One more example will suffice, especially since we moved to Florida this summer and experienced the first Hurricane to directly hit the Tampa area since 1921. Such things are often referred to as “natural disasters,” as if God, if he exists as all, is a bystander. My Christian brother or sister, there is no such thing as a “natural” disaster! God is the sovereign Lord of all creation, and nothing, not a hurricane, a tsunami, earthquake, or sparrow falling to the ground, happens without God’s providential ordaining of it. Such a God is worthy of our worship, our lives, and our trust.

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The Doctrine of Creation is Critical to Keeping You, and Your Children, Christian: Part 2 http://keepingyourkidschristian.com/2017/10/the-doctrine-of-creation-is-critical-to-keeping-you-and-your-children-christian-part-2/ http://keepingyourkidschristian.com/2017/10/the-doctrine-of-creation-is-critical-to-keeping-you-and-your-children-christian-part-2/#respond Sun, 29 Oct 2017 16:07:01 +0000 http://keepingyourkidschristian.com/?p=2146

In my last post I argued that the doctrine of creation is central to the entire history of redemption. For the Hebrews in the ancient world what differentiated them from the Pagan nations was that their God was the creator of the universe, while Pagan gods were literally nothing, figments of sinful human being’s imaginations. But I ended my last post with this question: What makes the doctrine of creation so important for us, and keeping our kids Christian, in the 21st century? Let’s answer this question for our own unique historical cultural moment.

It’s no secret we live in a post-Christian age, one getting more post-Christian by the moment. As I argue in the book, far from being a threat to our and our children’s faith, a hostile secular culture can be our children’s best friend! But we can only turn the culture to our advantage if we know the actual threats it poses. The doctrine of creation will help us counter one of the least understood cultural threats Christians must address if we are to build a generational faith in our children: naturalism. What exactly is naturalism and why is it such a threat?

Simply put, naturalism is the doctrine or assumption that the natural (i.e., material) world is all their is, or even if their is a God, it is a closed system of cause and effect. The religious term for the latter is Deism. In this version of theism, God is an almighty Creator, but once he built the universe and set it in motion, it was on its own. He pushed the first very big domino, and they’ve been falling ever since. This is the clockmaker God of the Enlightenment: once he built the clock (the universe) and set it running, it was hands off after that. The Bible knows of no such God, but our culture insists on it.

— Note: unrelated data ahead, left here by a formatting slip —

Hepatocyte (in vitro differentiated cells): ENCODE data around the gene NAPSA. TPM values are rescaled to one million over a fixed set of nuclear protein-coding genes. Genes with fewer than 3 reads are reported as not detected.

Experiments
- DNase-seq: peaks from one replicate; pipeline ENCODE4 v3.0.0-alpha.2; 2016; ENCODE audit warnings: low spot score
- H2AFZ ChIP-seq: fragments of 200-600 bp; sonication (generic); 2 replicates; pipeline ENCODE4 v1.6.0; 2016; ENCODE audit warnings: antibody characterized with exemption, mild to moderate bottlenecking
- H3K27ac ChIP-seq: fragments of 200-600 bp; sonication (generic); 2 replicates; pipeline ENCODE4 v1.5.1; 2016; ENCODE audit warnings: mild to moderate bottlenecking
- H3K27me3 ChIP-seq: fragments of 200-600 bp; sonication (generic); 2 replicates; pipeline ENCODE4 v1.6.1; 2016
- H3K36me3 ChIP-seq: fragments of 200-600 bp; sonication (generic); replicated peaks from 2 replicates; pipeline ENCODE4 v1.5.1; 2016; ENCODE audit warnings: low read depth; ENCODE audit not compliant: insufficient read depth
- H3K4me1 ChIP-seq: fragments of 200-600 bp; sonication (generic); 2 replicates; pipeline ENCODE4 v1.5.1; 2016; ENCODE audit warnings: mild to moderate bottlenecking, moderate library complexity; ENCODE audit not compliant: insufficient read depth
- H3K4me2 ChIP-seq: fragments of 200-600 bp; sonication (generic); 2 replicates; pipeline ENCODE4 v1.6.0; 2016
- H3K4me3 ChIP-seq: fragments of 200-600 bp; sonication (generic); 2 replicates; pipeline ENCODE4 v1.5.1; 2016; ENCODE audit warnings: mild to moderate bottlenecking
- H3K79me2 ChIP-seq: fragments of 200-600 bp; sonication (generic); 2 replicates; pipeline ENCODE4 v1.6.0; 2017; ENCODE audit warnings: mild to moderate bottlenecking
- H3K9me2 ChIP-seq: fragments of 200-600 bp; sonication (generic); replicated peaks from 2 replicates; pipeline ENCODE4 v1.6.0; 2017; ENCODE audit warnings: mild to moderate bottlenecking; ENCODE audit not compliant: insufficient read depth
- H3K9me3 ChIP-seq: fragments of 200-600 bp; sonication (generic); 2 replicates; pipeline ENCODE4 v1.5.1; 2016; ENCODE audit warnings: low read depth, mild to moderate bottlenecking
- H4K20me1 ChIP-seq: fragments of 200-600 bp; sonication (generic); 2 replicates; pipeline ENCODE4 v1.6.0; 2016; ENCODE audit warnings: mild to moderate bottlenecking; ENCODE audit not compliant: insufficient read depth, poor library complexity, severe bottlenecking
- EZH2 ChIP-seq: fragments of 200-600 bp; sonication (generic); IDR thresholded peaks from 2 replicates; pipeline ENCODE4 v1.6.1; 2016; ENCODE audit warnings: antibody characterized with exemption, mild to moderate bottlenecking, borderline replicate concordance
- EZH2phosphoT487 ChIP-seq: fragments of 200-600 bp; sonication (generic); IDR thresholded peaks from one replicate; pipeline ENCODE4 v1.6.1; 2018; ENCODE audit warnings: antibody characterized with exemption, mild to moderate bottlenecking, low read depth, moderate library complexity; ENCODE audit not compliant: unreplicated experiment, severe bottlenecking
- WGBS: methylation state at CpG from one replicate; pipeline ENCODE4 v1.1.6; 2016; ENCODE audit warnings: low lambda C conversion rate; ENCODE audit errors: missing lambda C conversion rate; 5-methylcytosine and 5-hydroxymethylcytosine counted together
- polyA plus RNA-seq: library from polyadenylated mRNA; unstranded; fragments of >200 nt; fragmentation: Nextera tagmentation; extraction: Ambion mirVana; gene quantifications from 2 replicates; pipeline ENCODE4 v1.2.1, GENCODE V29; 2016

Charles Darwin was a gift to naturalists. His theory of evolution made it plausible to imagine a universe without a creator. Combined with Newtonian physics (which requires a closed system), and a very limited understanding of the “natural” world, by the 19th century God was on his way out as a necessary part of human existence. Unfortunately for the naturalists, Albert Einstein messed all that up. If time and space were not absolute . . . oh my, that might have metaphysical implications, and we can’t have that! But as knowledge progresses the idea of a God-less universe becomes increasingly implausible. Nonetheless, as sociologist Christian Smith has argued, the religion of most Americans is something he calls Moralistic Therapeutic Deism. The Bible calls them fools, as in, “The fool says in his heart, ‘There is no God.” The biblical fool isn’t an atheist, however, because a god-less universe was inconceivable to ancient people. In Hebrew, the words “There is” are not in the text, so in effect the fool says, “No, God!” The fool still believes in God, but he ignores him, much like a Deist would. God is simply not relevant to his life.

That last sentence perfectly captures what it means to be secular in a secular, post-Christian society. But what does this have to do with the doctrine of creation? Everything. If God is the Creator, and providentially in control of all things, as the Bible claims, over and over again, naturalism is a lie from the pit of Hell. But we swim in a culture where naturalistic assumptions are everywhere, literally ubiquitous. I’m watching, and enjoying the World Series right now (my Dodgers are looking very good), and the commercials annoy the living daylights out of me. They’re all naturalism, all the time. The point of all this is that if we are not careful, and most Christians unfortunately are not, we begin to see naturalism as plausible. We begin to see the created world through lenses informed by naturalistic assumptions. How does that manifest itself in our lives and the lives of our children? This post is getting too long, so I guess I’ll have to come back for a third post and conclusion. Stay tuned!